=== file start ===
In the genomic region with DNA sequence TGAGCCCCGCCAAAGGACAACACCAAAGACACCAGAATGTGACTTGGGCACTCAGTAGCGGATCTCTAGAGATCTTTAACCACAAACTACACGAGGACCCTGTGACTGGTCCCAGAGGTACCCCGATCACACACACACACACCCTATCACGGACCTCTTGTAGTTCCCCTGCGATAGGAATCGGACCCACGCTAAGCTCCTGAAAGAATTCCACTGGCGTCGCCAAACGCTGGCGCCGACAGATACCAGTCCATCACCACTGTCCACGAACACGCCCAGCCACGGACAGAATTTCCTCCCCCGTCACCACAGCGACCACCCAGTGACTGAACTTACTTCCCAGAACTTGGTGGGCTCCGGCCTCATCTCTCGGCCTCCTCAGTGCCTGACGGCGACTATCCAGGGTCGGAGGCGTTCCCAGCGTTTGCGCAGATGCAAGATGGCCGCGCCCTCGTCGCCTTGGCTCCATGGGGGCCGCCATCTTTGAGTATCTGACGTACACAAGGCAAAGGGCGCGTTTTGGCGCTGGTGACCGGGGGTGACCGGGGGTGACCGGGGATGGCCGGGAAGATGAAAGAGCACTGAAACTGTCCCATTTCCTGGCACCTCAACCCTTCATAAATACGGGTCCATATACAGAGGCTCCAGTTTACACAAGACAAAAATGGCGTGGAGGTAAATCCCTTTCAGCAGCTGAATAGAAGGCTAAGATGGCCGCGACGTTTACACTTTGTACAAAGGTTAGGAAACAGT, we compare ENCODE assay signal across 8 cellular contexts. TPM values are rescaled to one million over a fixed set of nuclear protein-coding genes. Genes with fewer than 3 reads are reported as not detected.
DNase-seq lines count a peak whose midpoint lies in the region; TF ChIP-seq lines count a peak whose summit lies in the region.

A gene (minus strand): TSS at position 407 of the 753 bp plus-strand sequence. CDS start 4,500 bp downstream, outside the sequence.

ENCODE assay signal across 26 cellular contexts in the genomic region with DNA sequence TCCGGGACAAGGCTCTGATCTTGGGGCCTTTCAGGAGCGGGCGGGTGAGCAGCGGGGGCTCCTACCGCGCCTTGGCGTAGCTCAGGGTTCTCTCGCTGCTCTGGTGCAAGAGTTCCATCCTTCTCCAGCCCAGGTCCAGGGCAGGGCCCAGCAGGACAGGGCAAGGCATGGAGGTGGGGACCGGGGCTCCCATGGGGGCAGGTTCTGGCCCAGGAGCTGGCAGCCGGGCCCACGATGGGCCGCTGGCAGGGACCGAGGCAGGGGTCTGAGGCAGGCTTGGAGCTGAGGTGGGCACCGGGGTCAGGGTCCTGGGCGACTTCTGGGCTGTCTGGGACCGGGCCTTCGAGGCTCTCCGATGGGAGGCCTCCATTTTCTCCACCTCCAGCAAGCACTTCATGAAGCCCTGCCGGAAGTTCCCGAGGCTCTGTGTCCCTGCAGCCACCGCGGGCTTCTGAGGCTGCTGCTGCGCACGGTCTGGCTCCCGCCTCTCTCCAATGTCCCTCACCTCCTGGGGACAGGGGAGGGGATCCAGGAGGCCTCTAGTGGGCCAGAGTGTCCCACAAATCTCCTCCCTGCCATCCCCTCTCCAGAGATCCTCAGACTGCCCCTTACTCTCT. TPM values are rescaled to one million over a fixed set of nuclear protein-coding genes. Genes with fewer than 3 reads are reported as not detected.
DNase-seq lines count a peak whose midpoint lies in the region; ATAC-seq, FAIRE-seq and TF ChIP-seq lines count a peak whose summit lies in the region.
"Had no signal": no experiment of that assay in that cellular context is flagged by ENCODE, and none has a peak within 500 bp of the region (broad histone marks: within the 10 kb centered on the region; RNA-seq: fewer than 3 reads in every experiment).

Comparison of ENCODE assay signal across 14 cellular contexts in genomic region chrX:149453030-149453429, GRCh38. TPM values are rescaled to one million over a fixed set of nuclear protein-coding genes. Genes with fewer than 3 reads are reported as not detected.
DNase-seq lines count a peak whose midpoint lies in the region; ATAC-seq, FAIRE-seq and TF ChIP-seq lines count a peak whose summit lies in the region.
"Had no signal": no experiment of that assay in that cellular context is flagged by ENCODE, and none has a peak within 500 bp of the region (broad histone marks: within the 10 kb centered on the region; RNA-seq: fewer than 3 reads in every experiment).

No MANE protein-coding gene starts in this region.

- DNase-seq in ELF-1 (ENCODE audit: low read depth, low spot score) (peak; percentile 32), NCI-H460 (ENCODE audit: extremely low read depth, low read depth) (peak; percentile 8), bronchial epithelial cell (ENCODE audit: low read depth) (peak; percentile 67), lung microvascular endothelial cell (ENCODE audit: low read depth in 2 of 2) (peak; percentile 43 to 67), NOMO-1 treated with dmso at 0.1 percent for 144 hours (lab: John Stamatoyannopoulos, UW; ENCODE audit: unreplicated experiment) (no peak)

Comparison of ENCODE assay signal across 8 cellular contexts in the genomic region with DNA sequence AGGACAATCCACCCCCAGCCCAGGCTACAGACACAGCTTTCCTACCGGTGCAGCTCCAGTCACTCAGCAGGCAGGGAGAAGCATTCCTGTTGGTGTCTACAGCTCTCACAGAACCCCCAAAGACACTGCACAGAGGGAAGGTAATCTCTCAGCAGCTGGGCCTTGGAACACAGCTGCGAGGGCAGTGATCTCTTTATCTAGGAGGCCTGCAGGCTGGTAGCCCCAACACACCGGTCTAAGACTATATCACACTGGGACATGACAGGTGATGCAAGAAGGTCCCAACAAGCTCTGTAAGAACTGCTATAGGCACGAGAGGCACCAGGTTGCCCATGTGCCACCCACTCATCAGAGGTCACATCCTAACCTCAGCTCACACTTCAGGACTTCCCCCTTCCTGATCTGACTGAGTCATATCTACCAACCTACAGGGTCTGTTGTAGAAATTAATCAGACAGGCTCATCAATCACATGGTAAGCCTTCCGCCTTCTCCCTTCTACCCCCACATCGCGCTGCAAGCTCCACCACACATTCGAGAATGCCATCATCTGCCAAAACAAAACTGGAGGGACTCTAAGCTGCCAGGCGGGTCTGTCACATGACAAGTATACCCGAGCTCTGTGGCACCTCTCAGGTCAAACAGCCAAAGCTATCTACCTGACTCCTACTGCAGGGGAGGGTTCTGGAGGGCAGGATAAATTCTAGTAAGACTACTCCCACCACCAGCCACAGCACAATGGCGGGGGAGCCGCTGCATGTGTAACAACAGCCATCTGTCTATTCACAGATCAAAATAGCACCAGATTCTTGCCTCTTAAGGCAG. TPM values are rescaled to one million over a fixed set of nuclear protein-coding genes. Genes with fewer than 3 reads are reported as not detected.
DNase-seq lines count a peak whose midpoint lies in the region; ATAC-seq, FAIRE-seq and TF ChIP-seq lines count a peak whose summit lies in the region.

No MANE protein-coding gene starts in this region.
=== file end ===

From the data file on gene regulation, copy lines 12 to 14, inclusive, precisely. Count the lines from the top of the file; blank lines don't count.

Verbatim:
Comparison of ENCODE assay signal across 8 cellular contexts in the genomic region with DNA sequence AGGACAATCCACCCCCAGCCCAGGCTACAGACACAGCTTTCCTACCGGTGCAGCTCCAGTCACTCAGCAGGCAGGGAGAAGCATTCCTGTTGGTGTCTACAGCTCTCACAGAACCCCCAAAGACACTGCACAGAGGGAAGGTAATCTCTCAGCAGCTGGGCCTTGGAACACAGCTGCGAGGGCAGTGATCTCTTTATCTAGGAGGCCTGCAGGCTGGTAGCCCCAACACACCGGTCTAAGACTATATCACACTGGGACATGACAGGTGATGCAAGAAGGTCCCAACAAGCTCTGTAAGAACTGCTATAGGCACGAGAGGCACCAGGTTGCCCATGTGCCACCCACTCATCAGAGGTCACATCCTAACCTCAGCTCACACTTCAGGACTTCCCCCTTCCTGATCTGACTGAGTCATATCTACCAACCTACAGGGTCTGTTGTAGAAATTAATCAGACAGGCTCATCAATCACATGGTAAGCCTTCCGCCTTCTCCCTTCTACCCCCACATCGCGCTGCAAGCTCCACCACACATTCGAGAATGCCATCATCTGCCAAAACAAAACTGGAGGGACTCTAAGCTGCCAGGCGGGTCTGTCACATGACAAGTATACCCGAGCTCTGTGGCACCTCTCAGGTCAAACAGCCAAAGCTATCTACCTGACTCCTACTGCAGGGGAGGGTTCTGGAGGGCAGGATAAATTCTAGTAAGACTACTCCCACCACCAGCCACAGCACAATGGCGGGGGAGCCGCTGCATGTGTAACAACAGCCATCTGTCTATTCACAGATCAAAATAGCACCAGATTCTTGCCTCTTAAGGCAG. TPM values are rescaled to one million over a fixed set of nuclear protein-coding genes. Genes with fewer than 3 reads are reported as not detected.
DNase-seq lines count a peak whose midpoint lies in the region; ATAC-seq, FAIRE-seq and TF ChIP-seq lines count a peak whose summit lies in the region.

No MANE protein-coding gene starts in this region.